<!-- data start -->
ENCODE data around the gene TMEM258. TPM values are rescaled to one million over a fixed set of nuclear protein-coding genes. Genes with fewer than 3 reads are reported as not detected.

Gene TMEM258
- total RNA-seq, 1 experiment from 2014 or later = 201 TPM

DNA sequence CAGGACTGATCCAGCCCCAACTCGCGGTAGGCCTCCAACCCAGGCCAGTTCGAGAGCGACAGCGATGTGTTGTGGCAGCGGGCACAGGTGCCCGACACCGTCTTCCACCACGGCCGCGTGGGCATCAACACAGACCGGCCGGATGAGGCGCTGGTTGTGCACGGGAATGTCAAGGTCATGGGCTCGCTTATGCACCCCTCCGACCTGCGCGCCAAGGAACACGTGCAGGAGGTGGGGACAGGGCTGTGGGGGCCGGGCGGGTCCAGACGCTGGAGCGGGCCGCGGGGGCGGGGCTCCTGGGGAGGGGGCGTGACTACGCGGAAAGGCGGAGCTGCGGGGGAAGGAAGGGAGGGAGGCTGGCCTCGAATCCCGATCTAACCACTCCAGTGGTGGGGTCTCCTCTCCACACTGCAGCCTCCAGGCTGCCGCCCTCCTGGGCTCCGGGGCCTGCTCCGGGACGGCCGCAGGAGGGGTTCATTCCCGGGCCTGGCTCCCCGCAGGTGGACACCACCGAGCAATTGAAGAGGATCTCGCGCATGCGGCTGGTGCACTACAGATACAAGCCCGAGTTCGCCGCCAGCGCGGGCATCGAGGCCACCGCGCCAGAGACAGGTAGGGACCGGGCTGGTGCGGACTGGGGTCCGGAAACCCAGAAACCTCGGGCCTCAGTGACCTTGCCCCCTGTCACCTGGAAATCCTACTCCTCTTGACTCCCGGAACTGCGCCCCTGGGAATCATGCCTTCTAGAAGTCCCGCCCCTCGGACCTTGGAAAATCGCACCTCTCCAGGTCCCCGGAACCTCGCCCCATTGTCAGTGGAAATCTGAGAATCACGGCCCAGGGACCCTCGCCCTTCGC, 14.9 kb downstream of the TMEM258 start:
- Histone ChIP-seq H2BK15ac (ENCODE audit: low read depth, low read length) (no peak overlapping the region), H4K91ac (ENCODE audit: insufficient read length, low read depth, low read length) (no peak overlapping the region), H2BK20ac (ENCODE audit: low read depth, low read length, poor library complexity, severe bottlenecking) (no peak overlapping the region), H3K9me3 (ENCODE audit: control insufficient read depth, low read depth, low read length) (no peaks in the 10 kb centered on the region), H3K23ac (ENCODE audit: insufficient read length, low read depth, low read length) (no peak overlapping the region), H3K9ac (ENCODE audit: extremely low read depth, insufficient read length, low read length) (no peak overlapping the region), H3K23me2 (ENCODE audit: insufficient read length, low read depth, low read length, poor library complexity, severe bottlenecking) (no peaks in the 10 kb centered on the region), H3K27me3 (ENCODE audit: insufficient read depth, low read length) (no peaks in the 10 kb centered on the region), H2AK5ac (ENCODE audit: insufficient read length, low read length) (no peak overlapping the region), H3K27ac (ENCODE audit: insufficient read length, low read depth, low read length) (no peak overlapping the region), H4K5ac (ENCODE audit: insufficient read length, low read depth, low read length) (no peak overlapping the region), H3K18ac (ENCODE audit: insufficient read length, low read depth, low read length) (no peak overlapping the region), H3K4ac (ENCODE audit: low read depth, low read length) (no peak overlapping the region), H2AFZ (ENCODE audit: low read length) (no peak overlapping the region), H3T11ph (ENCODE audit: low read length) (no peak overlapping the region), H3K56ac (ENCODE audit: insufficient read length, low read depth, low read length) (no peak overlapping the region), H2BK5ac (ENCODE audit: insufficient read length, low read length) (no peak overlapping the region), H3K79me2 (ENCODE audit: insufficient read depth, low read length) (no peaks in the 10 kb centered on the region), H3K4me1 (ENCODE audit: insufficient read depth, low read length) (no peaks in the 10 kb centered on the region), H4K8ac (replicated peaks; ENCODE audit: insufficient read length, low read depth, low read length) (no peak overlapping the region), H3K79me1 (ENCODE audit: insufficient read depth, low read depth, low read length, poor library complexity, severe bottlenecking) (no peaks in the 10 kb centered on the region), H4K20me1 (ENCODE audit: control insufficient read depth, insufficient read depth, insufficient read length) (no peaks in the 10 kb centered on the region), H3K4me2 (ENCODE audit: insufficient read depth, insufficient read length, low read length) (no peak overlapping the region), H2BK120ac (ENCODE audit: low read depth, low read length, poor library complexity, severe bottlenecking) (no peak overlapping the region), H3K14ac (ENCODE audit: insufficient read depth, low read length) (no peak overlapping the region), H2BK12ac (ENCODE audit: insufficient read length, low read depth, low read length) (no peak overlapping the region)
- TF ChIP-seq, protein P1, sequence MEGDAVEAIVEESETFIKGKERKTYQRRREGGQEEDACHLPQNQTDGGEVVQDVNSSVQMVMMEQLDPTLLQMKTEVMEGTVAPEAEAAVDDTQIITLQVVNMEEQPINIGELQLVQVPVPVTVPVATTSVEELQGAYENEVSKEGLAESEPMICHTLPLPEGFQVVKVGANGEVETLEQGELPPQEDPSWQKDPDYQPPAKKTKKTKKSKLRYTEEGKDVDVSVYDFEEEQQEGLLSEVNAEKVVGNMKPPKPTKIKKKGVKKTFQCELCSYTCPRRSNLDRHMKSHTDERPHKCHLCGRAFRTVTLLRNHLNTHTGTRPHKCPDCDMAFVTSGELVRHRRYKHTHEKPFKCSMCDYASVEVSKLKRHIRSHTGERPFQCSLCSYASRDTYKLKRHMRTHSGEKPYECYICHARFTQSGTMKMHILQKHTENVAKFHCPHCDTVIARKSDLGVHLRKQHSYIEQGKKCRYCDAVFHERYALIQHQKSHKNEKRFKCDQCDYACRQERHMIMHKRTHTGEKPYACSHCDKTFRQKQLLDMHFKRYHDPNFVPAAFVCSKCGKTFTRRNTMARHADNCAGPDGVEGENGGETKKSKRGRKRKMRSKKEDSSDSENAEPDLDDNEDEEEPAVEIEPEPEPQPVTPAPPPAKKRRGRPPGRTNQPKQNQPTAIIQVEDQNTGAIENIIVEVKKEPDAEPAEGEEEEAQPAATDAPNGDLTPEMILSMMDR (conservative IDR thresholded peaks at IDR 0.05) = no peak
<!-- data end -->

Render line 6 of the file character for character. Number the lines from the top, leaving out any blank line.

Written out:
- TF ChIP-seq, protein P1, sequence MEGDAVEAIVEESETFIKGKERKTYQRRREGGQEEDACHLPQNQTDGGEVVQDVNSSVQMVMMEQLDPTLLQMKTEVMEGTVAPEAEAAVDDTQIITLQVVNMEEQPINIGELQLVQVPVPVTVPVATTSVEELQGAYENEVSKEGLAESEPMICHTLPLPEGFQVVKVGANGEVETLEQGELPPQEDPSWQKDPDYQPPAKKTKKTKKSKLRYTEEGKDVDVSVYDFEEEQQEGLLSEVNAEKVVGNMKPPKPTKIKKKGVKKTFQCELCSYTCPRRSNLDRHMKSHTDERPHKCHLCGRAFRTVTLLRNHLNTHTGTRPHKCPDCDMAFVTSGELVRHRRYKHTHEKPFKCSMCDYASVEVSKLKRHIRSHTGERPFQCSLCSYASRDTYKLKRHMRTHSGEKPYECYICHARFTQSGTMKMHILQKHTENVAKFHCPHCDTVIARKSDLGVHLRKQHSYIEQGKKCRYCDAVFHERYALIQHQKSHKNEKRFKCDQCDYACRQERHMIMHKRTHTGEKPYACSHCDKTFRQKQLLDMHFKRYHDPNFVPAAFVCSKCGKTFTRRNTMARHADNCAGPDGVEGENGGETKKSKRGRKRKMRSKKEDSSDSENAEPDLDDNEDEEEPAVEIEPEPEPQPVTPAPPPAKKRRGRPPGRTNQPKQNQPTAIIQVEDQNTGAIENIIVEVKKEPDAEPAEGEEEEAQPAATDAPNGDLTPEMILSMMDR (conservative IDR thresholded peaks at IDR 0.05) = no peak